Fifth time isn't the charm.

yesyes2 Member Posts: 591

Just wanted to share my current predicament of sorts.  I have a very long cancer history going back over 25 years.  First with breast cancer in 1992.  In Jan. 2008 diagnosed with a very rare NHL, only 200 reported cases in the US at that time.  Than 6 months later a breast cancer in my other breast was picked up on PET?CT.  Than in June of the following year I had a recurrance of my NHL.  I have been closely watched since than as although the doctors don't think I will relapse again the circumstances are still the same for another round of NHL.  And this takes us to 2018 when I visited my Hemo/Onc at UCSF.  He looked at my blood work and said I now had my fifth cancer.  It looked like a rare Myloproliferative disease.  After 13 vials of blood and facing a possible bone marrow biopsy still, I have a progressive non curable disease of my bone marrow called Polycythemia Vera.  There are only three drugs available, all sounding horrible to me, or being bled every week.  My marrow is confused, something altered my DNA and I am producing too many red blood cells and platlets, causing my blood to be thicker than it should be.  If I don't treat I am at a very high risk of having a stroke or heart attack in the 40 to 50% in the next 2 years.

Guess I just need to vent some as there currently is little research happening and only 2 or 3 specialists for this disease in California.  Luckly one is at Stanford which is only 50 miles away.  I am hoping I can get into a stage 3 trial looking for de nova patients.  If not I will be taking a drug which I really don't want to take, as they have a lot of side effects and all the drugs are doing is slowing the progression, there isn't remissions.  The only current cure is a donar BMT, which I am too old for.  My 25 year journey with Cancer has always been focused on quality of life.  My drugs given for RH caused my lymphomas and my history of chemos and radiation may have contributed to my current situation.  But for the most part they have been a good 30 years and I am thankful I have had all of them.

As a side bar my cat Daisy started chemo 2 weeks ago for a stomach lymphoma.  At my house when it rains it pours.  She appears to be doing well and we hope she stays good for many moths to come.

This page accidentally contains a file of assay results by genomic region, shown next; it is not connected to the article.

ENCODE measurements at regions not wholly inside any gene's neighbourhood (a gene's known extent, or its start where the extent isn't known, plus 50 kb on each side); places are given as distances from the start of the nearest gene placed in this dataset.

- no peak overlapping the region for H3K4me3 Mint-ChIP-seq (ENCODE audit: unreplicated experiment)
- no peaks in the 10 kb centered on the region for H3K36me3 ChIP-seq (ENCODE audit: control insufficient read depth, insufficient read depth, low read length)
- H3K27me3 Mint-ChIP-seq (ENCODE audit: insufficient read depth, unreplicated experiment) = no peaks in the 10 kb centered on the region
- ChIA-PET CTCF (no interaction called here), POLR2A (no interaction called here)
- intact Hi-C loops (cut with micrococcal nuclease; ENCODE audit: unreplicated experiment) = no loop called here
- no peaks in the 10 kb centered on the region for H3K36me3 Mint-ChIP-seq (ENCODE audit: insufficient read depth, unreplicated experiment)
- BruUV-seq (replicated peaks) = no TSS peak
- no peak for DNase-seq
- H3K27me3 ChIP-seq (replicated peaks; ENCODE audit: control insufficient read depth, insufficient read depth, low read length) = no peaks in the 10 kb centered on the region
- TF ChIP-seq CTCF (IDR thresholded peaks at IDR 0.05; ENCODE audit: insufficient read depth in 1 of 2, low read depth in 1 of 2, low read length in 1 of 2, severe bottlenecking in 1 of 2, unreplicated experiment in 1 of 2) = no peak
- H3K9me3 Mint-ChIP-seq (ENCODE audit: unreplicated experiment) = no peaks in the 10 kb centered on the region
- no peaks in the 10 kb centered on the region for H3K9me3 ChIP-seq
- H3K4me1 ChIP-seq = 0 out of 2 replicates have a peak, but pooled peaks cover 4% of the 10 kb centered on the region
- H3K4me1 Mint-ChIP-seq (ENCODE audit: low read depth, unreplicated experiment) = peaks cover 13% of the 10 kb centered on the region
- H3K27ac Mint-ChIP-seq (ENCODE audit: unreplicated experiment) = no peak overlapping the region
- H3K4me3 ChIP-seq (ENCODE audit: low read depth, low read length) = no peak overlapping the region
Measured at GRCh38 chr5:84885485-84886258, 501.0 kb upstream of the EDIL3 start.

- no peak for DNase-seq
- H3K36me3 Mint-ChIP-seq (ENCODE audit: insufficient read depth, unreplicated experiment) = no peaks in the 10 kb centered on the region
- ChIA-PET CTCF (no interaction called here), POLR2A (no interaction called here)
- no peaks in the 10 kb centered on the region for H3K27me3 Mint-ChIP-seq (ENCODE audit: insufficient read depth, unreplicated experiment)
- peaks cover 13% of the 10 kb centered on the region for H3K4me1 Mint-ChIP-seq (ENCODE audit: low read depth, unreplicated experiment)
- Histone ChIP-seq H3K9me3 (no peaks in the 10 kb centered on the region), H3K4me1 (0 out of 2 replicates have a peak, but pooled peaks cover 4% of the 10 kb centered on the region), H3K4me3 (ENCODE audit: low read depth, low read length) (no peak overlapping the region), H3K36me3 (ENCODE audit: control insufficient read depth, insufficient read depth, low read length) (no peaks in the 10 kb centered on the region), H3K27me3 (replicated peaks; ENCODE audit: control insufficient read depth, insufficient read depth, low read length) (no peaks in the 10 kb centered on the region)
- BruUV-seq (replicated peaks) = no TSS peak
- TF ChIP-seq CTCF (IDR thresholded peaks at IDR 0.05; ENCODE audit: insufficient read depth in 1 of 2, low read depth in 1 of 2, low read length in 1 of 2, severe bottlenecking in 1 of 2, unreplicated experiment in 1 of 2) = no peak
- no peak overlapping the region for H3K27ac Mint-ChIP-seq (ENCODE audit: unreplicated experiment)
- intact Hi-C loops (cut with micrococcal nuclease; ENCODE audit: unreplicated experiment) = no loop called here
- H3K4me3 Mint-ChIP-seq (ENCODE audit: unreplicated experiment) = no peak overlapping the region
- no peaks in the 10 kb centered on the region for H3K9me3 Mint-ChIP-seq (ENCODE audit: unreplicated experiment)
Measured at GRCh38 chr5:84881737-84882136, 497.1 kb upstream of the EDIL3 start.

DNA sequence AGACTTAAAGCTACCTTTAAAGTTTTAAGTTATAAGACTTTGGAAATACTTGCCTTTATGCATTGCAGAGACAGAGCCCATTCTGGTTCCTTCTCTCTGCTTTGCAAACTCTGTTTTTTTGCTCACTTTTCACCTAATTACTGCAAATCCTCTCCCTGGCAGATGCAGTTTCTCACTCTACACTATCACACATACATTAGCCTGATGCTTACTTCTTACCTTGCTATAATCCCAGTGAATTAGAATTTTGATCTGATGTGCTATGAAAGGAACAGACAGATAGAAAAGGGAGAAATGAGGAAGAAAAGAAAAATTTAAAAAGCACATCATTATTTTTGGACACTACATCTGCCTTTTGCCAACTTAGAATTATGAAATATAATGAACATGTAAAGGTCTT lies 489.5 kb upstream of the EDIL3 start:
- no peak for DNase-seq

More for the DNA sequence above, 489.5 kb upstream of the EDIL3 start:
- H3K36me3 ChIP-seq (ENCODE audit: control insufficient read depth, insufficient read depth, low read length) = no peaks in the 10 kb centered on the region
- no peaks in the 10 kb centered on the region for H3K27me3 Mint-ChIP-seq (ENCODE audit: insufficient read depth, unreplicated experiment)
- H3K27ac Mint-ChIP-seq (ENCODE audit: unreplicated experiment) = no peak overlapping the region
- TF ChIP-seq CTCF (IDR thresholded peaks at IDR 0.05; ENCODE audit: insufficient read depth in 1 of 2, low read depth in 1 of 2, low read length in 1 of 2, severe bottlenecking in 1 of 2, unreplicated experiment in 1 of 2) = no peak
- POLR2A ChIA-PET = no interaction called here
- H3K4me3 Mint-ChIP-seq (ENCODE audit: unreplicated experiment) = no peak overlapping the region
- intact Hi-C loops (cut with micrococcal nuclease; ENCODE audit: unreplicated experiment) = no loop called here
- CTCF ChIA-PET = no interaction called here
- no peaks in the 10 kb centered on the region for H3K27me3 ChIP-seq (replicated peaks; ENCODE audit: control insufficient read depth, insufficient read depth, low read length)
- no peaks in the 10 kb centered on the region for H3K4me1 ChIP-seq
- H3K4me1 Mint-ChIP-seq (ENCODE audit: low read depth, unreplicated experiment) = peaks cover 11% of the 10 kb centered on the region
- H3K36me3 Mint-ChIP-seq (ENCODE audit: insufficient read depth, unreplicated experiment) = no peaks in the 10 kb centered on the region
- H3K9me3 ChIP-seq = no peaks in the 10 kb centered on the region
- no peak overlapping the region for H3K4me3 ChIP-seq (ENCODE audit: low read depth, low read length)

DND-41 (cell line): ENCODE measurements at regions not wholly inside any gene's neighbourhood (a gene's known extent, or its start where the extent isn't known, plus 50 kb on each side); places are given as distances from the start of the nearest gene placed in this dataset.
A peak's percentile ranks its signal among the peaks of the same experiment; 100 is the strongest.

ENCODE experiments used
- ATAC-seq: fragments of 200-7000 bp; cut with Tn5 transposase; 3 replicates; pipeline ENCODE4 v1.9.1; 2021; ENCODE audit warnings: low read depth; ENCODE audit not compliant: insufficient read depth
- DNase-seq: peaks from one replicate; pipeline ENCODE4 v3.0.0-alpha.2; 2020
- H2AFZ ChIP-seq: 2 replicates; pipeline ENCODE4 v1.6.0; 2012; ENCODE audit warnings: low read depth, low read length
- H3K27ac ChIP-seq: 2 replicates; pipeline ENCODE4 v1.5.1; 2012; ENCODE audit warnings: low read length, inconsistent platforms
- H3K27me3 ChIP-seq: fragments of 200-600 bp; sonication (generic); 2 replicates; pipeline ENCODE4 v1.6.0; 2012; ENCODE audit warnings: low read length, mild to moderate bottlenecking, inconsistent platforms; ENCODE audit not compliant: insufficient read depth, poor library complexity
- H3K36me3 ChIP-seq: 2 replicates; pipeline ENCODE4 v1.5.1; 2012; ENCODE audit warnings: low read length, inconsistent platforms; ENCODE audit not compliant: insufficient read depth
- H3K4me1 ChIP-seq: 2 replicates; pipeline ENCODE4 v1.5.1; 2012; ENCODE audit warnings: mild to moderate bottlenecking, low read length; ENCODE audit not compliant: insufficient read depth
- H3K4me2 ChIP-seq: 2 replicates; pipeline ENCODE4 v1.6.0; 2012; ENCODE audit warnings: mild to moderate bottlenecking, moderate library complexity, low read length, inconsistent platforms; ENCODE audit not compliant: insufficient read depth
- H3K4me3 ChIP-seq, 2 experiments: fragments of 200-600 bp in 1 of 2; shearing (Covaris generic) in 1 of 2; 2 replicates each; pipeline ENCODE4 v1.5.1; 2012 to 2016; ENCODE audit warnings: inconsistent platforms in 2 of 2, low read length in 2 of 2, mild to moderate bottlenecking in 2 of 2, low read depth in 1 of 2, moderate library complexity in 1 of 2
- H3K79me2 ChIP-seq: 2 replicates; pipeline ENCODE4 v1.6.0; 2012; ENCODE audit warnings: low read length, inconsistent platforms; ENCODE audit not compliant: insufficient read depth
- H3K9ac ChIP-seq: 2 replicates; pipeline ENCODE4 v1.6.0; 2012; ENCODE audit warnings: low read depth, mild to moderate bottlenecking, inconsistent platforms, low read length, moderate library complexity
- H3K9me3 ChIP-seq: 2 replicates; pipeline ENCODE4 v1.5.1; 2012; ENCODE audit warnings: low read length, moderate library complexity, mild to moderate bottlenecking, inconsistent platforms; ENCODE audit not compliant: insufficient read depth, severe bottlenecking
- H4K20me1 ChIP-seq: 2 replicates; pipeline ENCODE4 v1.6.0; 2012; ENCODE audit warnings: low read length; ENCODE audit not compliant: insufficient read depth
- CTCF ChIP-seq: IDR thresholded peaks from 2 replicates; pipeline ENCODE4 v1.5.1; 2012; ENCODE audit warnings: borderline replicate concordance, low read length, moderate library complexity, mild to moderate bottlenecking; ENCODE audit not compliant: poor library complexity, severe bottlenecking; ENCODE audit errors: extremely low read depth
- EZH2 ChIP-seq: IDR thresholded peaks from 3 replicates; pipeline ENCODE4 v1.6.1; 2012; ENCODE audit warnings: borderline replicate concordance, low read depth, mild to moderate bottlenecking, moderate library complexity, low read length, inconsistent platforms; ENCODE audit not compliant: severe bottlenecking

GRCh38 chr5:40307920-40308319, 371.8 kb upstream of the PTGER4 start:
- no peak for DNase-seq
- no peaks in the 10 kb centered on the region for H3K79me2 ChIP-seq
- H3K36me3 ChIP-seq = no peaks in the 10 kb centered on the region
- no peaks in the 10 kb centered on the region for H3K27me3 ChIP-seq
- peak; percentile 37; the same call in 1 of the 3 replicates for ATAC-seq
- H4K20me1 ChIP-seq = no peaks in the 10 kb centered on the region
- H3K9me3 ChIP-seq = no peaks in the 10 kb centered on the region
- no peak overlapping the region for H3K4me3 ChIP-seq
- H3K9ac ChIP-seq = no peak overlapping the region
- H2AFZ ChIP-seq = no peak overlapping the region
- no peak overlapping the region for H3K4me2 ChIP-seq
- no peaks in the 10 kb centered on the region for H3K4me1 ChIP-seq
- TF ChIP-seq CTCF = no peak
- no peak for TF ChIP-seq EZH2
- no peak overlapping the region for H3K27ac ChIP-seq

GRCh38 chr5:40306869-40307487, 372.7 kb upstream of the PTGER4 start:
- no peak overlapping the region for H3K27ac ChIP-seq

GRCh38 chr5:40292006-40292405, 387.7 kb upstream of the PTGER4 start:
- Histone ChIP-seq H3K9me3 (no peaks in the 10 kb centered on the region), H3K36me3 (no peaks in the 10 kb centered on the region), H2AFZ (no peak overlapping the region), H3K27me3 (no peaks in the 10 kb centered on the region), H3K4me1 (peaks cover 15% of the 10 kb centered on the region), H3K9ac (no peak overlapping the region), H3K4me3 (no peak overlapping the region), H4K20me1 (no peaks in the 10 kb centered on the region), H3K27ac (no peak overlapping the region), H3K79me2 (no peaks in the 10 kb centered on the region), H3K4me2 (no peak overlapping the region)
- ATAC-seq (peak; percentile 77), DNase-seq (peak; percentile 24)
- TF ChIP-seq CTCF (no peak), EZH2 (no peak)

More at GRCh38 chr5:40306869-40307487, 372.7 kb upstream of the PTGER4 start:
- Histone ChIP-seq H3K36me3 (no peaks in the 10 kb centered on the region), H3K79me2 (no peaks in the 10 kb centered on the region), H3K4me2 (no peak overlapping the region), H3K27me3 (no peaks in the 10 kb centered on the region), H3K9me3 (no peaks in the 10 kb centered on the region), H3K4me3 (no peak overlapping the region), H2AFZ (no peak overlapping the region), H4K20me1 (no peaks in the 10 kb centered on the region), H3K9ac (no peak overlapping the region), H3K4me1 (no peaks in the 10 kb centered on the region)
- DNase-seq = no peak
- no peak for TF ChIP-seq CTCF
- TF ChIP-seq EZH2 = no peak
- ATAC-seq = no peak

If I said I wasn't pissed and angry I would be lying.  So thanks for letting me vent.  I know this isn't a lymphoma but I have yet to find a discussion board for Myloproliferative Neoplasams.  I would love to discuss with someone who has faced this so I am putting it out there if any of the great people on this board know of anyone who is dealing with this.

Thanks for reading.



  • Sten
    Sten Member Posts: 162
    Life can be hard

    Hi Leslie,

    Yes, life can be hard. I hope that you will find a way of living with this and get some quality of life.

    Best regards,


  • PBL
    PBL Member Posts: 333 Member

    I am afraid I cannot be of much assistance - just wanted to express sympathy.

    I do believe, however, that you will find among the "old-timers" here someone with similar consequences of cancer (in general) and lymphoma (in particular) treatments - myelodysplastic syndrome at least, if not polycythemia.

    I also believe that you continue to "belong" here - as this is, in a way, part of your lymphoma journey. We are all aware of the fact that "life-saving" treatments come at a cost, and may lead to such consequences down the road.




  • po18guy
    po18guy Member Posts: 1,261 Member
    edited March 2018 #4
    Age a factor?

    I hope that you have a large plate, because there is certainly a lot on it. However, if you can, allow the past to fade, as carrying it takes up space and energy that you need for right now.

    Regarding the trial, what you are seeking is time. In that time, additional discoveries and trials will appear. I am now in my fourth clinical trial. As to transplant, age limits depend on the facility. Mini and moderate intensity transplants are offered - I'm the recipient of one of them. As to a board for myeloproliferative neoplasms, I know that you would be welcome in the Leukemia/MDS forum at (wink wink). 

  • ShadyGuy
    ShadyGuy Member Posts: 756 Member
    Don’t know much about it

    but four people in my (very large) family have/had polycythemia. No one has died of it and it seems to be controllable with regular blood withdrawal and drugs. My sister who is now deceased survived with it for a very long time but sucuumbed to a different cancer after living a normal lifespan. My two nephews are in their 30’s and as long as they get the blood draws seem to be fine. Sometimes they get busy and neglect to go to the hematologist and become tired and lethargic. They are active and happy people raising families. One common factor I have observed is that all of the three of them are/were smokers. That said, my 1st cousin’s wife, originally from Poland (no genetic connection to the others) , has it even though she has never smoked. She too is doing just fine. All my best to you. Hope you find this bit of anecdotal info encouraging. Hang tough.

  • Evarista
    Evarista Member Posts: 325 Member

    Sorry to hear about this, YY.  Hope the treatments go easy...Hydroxyurea?